Neighborhood examines dearth of open space and benefits of demolition
Petinary owner Dr. Mike Kohn has has applied for a demolition permit for 1018 Williamson Street, a circa 1895 home that has not been occupied since he purchased it in 1992. The application will be discussed at the Marquette Neighborhood Association Preservation & Development meeting Tuesday September 9 at 5:30 p.m.
In the application, Jim Glueck, of Glueck Architects who represents Kohn, outlined several seemingly fatal flaws with the building that render it unusable an impractical for restoration. Glueck noted in the application and also confirmed to Willy Street Blog that the site will be restored to greenspace with no further plans to develop.
Density, demolition and greenspace has been a contentious topic up and down the street lately as neighbors and the city wrangle over the scope of developments.
Earlier this year there was some objection to the repurposing of 1380 Williamson from residential to commercial. That project is still underway in similar but not the original form.
In the last 40 years on Willy there has been only a few parcels of greenspace, the most prominent being the Willy Street Park which was rescued from hosting a Taco Johns in the early 1980s.
The most enduring is the vacant lot between 937 and 933 Williamson, owned by Richard and Judith Guyot. Richard says that a house stood on that spot until approximately 1965. He said that the foundation is still in the ground but filled-in with dirt.
Up until early in the last decade there was some greenspace on the south side of the 1000 block of Willy between Nature’s Bakery (Willis W. Blossom Commercial Building & Residence) and the Mills Brothers Building at Ingersoll that currently houses Tellurian UCAN, Inc.
At that time there was an empty lot next to the Mills building and some of the houses east of there had a fair bit of elbow room.
In 2002 three homes (1037, 1043 and 1045 Williamson) were demolished to make way for the Third Lake Ridge development.
Editor’s note: A viewing of the property will be available Tuesday September 9 from 4:30 to 5 p.m.
Restoration and infill
In the 700 block of Williamson as the neighborhood and developers try to agree on a way to find a better use for the large parking lot between the Olds Building and Ground Zero Coffee; across the street Renaissance Property Group Owner Michael Matty has been quietly working on plans to fill-in some more greenspace.
The historic Ott house at 740 Jenifer Street is in need of restoration and includes a large rear yard that terminates at Willy Street. Matty proposes to embark on restoration work on the house and also build a contemporary 4-story 12-unit apartment building where the yard is now with the majority of the architectural features facing Williamson.
Matty has been working on this project for a while and has had to revise the plans after a first pass in front of the Urban Design Commission earlier this year. At that meeting he was told his initial plans were “boring” and “too much like Fitchburg” and that Lindsey Lee’s house next door (731 WIlliamson) had set the bar for urban contemporary design in this area.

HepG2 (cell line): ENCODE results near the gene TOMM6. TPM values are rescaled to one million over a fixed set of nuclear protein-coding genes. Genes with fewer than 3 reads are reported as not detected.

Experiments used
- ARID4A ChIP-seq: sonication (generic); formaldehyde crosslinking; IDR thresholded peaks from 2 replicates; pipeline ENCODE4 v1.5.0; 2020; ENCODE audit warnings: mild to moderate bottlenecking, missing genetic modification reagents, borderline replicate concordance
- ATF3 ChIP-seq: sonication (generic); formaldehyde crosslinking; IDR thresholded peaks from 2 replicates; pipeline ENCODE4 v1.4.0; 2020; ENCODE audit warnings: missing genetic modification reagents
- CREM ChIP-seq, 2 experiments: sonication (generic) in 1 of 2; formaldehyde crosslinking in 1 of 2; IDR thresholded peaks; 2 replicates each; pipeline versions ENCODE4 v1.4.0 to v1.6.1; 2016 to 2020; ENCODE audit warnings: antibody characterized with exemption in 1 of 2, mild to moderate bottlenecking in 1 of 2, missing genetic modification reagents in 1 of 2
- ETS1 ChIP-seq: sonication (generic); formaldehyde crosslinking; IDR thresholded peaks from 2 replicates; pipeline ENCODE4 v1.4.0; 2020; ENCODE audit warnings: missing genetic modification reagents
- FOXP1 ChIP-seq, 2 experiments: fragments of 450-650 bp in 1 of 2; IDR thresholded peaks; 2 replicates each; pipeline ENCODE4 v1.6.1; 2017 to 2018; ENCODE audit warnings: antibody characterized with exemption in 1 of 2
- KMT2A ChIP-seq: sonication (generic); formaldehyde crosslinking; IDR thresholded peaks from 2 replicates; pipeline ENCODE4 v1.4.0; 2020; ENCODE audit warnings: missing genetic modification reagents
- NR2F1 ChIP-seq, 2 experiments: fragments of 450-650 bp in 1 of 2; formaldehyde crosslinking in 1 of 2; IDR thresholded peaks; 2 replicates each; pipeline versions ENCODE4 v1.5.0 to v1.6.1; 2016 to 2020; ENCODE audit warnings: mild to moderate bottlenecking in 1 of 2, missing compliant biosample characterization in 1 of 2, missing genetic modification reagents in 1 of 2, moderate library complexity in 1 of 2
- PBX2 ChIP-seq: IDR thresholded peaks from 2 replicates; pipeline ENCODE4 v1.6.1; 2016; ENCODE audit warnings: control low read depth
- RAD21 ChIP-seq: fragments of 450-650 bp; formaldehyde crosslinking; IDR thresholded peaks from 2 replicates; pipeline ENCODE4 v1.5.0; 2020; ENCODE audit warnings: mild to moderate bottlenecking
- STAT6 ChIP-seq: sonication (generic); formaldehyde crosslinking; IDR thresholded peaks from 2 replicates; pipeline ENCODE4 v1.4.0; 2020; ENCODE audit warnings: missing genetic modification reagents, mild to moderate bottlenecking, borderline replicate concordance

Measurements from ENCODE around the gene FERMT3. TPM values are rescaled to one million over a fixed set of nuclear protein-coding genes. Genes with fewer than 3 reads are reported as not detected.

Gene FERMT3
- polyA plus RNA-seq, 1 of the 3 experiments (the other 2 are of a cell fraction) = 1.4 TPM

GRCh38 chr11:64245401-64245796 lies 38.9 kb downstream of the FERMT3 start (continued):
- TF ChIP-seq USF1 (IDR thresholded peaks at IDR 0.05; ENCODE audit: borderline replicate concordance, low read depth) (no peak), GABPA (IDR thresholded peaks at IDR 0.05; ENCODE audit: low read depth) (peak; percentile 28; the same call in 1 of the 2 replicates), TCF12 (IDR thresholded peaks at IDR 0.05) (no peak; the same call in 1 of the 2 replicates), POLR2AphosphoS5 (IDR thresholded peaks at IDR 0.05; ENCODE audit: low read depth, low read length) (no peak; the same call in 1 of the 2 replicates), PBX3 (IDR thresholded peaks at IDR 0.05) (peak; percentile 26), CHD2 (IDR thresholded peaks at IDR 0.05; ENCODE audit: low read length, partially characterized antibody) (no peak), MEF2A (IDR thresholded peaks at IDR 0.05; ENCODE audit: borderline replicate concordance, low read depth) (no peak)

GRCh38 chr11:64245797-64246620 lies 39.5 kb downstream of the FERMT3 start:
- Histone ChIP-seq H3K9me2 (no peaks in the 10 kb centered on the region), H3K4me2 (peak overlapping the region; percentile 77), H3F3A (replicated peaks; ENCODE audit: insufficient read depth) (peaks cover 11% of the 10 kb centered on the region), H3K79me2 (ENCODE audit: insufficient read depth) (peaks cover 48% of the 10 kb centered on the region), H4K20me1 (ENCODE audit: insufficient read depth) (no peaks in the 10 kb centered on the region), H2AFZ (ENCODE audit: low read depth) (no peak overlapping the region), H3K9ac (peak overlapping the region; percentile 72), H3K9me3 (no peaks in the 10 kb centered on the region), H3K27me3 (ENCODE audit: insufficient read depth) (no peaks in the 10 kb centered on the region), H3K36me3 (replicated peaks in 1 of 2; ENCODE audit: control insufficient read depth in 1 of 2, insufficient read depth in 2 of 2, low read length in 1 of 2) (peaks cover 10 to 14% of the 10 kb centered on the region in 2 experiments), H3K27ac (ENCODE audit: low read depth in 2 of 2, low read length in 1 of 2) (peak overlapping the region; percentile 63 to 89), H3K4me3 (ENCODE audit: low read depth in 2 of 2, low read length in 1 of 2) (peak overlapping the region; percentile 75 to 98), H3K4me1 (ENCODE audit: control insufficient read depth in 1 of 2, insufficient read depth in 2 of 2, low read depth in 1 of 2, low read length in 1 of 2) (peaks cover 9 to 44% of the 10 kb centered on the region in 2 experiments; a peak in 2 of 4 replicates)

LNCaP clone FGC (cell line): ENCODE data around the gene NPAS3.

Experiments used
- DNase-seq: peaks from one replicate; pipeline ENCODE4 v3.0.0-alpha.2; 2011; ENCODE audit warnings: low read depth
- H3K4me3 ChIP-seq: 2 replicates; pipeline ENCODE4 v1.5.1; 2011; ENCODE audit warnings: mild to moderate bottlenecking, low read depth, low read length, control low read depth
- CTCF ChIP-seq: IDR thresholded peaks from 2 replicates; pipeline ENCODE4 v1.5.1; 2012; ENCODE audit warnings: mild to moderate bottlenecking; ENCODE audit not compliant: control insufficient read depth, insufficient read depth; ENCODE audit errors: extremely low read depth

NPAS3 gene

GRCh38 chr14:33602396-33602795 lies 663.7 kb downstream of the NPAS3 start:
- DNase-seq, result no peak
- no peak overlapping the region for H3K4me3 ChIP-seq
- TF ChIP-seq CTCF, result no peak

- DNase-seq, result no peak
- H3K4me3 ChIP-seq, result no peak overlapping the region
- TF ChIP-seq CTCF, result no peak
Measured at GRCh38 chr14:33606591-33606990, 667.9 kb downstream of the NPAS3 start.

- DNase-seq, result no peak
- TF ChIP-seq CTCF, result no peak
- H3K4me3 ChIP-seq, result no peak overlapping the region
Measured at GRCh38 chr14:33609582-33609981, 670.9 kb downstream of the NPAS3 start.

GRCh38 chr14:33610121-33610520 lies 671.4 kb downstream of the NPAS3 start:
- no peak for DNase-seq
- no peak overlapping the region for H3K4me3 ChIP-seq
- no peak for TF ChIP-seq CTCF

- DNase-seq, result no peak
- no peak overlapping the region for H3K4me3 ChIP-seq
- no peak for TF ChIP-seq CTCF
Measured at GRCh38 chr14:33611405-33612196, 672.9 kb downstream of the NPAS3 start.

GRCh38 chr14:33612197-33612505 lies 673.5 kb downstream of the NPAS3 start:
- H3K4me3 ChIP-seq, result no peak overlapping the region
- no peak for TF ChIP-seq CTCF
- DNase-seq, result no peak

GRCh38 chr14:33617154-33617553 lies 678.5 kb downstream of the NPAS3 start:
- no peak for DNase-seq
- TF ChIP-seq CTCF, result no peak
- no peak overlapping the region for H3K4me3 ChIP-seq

In debuting the redesign to the MNA Board Meeting in July he said, “We got a little bold, a little creative.” The new building is really two halves joined together by an elevator shaft which will create a flat wall on Williamson.
Matty says eventually vines will grow on the side of the building but decorative cables will fill the void until nature can complete the project.
In presenting to MNA, Matty says that most developers assemble lots and ask a municipality to combine them, however his request will be to split the lots which means the apartment building will be rezoned as Planned Development (PD) and have the address 739 Williamson. Matty was seeking support from MNA for the lot split and the overall project.
As part of the project, Matty will restore the Ott house and seek permission from the Landmarks Commission to demolish a portion of the house that was built as an addition as well as an outbuilding on the property. The restored house will become a 3-bedroom 2-1/2 bath single family home that Matty will put on the market.
P&D recommended to the Board that they issue a letter of support for the project, which the Board approved unanimously with no abstentions. In addition the Greater Williamson Area Business Association (GWABA) also issued a letter of support.
While the neighborhood seems to be onboard with the project it is facing headwinds from City of Madison planning staff.
District Six Alder Marsha Rummel reported to the neighborhood in a recent email that UDC approved the new building with the caveat that the elevator tower be moved further back from the street.
The planning staff were in support of the rezoning but still have panned the building design stating, “The rezoning is also not consistent with the map note applicable to this portion of the Marquette neighborhood in the Comprehensive Plan, which discourages new buildings that are out of scale and character with the existing housing stock in this area.”
The Staff report recommended placing the building application “on file”. The Plan Commission will take up the matter at their September 22 meeting.